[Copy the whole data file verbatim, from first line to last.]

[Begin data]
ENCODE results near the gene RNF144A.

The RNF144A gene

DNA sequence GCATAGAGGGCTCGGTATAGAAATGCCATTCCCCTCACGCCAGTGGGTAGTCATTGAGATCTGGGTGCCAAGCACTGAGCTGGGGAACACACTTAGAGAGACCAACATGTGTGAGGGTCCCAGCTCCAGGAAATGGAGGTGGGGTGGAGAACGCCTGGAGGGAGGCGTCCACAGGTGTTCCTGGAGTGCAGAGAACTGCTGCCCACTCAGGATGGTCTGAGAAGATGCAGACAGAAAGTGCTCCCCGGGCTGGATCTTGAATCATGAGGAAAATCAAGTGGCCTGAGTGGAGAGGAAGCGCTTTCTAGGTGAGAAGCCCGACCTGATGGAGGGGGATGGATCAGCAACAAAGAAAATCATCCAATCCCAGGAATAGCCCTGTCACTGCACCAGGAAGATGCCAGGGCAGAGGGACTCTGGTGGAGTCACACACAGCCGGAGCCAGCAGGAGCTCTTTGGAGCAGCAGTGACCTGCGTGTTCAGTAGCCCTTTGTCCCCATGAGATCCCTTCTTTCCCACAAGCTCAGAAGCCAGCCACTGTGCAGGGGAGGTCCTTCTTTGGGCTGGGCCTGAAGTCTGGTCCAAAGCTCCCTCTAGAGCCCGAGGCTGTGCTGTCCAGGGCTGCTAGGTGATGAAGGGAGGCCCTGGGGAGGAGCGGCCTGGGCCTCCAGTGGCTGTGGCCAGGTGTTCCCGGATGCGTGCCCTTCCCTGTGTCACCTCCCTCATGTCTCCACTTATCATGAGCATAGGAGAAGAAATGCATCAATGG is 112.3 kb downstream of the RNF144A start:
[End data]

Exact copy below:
ENCODE results near the gene RNF144A.

The RNF144A gene

DNA sequence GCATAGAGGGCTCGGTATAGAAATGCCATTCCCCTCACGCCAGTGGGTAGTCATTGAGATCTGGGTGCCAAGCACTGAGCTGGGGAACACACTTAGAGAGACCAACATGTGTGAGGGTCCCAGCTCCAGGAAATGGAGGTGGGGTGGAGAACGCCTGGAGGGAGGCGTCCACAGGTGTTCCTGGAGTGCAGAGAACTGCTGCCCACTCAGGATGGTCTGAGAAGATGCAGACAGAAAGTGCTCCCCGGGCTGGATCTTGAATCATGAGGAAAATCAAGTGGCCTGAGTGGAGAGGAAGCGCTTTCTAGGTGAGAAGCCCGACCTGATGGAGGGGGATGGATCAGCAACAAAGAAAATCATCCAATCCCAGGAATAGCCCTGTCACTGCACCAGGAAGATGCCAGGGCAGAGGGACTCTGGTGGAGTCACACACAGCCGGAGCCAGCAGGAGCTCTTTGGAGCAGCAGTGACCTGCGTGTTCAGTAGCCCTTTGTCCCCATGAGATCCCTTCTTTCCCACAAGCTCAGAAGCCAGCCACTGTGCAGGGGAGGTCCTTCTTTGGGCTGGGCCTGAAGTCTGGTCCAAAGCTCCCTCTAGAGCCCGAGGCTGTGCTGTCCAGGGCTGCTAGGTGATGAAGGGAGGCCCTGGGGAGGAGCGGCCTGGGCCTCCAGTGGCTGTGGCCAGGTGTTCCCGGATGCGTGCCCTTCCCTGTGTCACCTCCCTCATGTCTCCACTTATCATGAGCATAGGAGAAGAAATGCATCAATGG is 112.3 kb downstream of the RNF144A start: